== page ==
Work

Conservation of water-damaged Coutts Bank volumes

Following the recent major re-organisation and refurbishment at Coutts Bank head office, 440 Strand, many of their leather-bound copies of banking trade periodicals suffered unfortunate water-damage.

We were asked to come in and prepare a report on the extent of the damage and to estimate the work required to repair and restore these volumes.

I assessed 48 volumes in total, 9 volumes of the “Journal of the Institute of Bankers” and 39 volumes of “The Banker’s Magazine”.

  • All volumes of the “Journal of the Institute of Bankers” are labelled in the 2nd compartment often with vol. nos. and dates tooled directly in the 3rd.
  • All volumes of “The Banker’s Magazine”are titled direct in the 2nd compartment and with the subsidiary information tooled directly in the 4th.
  • Hand-sewn end-bands and buff made-endpapers are uniform across the collection.

The extent of the damage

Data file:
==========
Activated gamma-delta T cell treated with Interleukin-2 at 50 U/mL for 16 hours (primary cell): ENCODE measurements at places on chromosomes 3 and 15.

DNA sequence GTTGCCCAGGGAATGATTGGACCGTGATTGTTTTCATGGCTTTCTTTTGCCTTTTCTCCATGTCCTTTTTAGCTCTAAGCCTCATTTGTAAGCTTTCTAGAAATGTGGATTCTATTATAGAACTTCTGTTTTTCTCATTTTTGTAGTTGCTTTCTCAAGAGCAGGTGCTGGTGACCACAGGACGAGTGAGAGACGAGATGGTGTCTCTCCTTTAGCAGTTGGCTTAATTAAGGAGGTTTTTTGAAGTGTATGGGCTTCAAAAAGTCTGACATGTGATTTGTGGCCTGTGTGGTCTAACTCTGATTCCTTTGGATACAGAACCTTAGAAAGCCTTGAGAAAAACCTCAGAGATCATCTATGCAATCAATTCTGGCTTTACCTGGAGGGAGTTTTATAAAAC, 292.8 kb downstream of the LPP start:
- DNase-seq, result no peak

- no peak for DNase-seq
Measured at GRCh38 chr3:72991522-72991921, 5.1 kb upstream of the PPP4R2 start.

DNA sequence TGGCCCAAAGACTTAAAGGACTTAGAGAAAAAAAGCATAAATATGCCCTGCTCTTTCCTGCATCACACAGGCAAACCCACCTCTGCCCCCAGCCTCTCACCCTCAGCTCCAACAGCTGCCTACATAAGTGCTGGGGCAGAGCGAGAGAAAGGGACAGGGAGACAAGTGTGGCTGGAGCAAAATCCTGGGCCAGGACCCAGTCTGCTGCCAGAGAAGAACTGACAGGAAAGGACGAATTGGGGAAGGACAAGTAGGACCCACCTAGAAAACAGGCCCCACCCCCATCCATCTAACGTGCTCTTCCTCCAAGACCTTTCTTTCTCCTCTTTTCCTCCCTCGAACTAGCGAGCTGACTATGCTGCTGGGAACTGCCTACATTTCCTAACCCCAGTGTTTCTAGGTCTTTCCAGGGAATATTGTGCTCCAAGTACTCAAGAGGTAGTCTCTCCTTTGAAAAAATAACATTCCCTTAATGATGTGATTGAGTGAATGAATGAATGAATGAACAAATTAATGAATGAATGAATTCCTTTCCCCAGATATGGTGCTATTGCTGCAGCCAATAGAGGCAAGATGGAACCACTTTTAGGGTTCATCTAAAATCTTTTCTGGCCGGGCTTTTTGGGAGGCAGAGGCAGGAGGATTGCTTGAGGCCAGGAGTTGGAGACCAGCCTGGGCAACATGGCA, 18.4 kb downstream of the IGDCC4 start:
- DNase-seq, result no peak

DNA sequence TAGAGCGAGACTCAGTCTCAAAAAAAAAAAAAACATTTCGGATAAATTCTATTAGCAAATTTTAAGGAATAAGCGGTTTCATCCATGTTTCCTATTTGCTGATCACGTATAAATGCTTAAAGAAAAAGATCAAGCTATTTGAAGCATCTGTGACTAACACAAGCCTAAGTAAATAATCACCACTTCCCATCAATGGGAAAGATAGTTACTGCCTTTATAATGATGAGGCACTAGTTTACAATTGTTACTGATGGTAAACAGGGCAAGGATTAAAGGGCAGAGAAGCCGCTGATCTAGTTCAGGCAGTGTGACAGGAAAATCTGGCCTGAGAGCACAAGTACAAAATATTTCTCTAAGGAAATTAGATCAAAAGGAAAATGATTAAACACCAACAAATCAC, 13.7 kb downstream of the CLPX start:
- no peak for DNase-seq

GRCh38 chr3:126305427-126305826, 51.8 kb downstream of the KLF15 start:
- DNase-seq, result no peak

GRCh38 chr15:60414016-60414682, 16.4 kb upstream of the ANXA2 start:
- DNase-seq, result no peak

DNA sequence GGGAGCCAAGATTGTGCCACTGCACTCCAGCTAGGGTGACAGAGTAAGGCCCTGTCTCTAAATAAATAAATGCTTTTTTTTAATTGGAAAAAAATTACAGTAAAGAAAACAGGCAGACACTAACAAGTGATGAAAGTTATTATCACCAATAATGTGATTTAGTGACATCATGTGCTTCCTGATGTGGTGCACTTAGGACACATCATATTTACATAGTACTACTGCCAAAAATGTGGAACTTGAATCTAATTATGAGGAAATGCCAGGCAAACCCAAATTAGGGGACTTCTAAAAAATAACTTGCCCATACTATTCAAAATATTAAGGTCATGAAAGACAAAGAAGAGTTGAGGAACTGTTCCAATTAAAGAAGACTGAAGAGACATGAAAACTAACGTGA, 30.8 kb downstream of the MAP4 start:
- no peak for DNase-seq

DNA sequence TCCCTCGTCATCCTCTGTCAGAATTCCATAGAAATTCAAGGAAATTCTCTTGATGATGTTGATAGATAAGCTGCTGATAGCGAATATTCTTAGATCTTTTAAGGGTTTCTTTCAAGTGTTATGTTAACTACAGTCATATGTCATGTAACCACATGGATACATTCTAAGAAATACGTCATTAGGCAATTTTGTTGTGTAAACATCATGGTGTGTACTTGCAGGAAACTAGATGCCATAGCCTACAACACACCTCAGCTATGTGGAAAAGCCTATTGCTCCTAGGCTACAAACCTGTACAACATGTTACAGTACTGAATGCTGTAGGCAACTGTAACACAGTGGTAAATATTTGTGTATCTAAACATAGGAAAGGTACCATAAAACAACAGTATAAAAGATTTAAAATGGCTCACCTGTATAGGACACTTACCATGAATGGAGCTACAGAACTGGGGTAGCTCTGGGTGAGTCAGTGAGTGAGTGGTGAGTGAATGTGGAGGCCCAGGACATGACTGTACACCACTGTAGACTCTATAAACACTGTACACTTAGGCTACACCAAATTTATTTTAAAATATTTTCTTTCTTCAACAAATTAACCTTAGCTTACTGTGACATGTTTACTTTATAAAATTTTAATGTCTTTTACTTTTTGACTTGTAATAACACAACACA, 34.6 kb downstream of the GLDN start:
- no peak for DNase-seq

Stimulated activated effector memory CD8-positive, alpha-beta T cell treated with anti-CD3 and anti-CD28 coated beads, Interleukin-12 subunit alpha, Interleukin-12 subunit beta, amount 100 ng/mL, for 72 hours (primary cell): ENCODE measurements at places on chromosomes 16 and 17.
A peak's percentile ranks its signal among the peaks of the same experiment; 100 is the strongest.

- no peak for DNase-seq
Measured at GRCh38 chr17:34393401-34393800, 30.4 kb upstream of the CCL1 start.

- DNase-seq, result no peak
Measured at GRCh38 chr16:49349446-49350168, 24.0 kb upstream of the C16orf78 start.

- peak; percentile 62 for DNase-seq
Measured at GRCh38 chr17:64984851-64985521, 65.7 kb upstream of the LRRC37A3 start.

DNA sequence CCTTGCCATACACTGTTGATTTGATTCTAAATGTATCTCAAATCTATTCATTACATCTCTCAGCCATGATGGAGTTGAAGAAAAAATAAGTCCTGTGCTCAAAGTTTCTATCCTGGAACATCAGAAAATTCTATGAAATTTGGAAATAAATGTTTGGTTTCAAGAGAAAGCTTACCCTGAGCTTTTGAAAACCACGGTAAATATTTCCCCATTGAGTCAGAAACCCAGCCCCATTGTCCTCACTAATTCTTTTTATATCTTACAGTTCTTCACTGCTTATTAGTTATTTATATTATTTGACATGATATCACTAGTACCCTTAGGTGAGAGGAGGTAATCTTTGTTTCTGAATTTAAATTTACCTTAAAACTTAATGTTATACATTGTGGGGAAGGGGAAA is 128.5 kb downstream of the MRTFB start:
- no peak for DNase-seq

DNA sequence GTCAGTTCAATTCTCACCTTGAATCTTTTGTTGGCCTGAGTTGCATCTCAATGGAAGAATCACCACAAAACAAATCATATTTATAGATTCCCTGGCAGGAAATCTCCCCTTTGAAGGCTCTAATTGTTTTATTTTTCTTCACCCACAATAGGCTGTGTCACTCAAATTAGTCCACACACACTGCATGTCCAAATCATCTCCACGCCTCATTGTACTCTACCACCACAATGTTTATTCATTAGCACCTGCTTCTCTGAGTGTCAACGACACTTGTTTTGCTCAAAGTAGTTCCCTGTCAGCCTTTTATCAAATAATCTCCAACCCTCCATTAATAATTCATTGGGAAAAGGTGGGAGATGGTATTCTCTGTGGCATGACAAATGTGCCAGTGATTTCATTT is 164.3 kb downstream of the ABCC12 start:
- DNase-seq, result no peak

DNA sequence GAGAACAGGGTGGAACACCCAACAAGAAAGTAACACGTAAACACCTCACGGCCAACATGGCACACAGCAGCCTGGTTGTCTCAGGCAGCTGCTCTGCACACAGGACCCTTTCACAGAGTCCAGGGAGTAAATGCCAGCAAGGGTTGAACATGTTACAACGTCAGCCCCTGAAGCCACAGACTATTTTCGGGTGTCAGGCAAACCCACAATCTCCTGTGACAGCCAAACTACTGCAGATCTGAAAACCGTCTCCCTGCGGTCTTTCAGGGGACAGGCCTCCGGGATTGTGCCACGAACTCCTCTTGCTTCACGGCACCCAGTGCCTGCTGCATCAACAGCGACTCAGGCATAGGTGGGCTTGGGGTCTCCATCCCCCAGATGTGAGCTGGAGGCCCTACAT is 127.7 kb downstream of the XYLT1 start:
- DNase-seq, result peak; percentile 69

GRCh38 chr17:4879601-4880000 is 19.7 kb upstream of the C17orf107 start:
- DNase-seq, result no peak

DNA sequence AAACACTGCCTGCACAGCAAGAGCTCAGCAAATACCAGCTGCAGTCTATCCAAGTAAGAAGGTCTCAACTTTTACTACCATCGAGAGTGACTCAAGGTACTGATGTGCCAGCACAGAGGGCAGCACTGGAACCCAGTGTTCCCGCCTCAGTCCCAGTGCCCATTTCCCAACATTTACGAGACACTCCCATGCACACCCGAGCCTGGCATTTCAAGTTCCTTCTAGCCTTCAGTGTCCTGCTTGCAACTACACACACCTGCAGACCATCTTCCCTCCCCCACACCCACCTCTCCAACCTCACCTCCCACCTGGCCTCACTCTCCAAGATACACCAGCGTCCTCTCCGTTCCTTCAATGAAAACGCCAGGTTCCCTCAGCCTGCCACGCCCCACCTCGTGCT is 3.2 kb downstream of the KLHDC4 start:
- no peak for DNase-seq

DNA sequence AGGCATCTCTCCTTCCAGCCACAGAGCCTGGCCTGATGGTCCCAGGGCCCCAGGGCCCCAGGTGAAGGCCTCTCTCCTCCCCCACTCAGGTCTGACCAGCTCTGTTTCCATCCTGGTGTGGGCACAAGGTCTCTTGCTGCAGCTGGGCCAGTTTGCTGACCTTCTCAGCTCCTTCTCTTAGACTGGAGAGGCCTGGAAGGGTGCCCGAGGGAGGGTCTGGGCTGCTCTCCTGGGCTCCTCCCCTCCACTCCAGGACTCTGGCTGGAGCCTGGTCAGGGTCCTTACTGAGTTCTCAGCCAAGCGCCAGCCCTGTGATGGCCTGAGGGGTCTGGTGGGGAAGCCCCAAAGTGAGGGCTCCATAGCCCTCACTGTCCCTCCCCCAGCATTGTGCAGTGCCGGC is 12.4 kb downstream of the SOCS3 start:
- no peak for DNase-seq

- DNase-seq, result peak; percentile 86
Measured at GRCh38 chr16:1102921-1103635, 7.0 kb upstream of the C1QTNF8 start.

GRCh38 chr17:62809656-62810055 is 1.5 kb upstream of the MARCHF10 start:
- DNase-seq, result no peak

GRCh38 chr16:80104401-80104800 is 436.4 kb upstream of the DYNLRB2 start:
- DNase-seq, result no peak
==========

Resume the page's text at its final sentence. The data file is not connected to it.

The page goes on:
The extent of the water-damage is both visually and structurally severe, the worst-case examples having both boards detached and the leather completely degraded. It would appear that water penetrated from above but then pooled on the shelving allowing the majority of the volumes to sit in water overnight.

Fortunately the text-blocks are largely undamaged save for a little cockling at the tail ends and the majority of the end-papers are also re-usable.

The volumes had been separated into 19 severely and 29 less-severely damaged groups but, in my assessment, the work required will be much the same in all cases.

Structure

All volumes are 8vo. and in half-calf bindings with marbled paper sides, the tone of the leather, detail of tooling and style of marbling varying widely. They are all hollow-backed volumes, “The Banker’s Magazine” having false bands, whilst the “Journal of the Institute of Bankers” are smooth-backed. There are a variety of boards (largely strawboard) and leathers used and the tooling and foils also vary across the collection.

Work required

  • Strip off old damaged leather and compensate sides and corners.
  • Construct new hollows and false bands where required.
  • Resew end-bands where required.
  • New calf 1/2 bindings retaining original sides.
  • Replace end-papers where required.
  • Tooling and labelling to match (or according to subsequent discussion).

We were called in to repair and restore these volumes so that they could once again grace the shelves and play their small part in the magnificent space that has been created. This work is now completed and we have gone on to conserve various significant items from their archives.